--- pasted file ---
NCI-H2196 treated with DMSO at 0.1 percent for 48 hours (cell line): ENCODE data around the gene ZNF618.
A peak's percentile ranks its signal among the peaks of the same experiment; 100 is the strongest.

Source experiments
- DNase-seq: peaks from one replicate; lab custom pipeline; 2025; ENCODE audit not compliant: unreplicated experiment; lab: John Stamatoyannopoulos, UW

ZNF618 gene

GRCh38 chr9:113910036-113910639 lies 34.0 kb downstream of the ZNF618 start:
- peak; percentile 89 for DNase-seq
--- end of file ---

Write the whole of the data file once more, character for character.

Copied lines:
NCI-H2196 treated with DMSO at 0.1 percent for 48 hours (cell line): ENCODE data around the gene ZNF618.
A peak's percentile ranks its signal among the peaks of the same experiment; 100 is the strongest.

Source experiments
- DNase-seq: peaks from one replicate; lab custom pipeline; 2025; ENCODE audit not compliant: unreplicated experiment; lab: John Stamatoyannopoulos, UW

ZNF618 gene

GRCh38 chr9:113910036-113910639 lies 34.0 kb downstream of the ZNF618 start:
- peak; percentile 89 for DNase-seq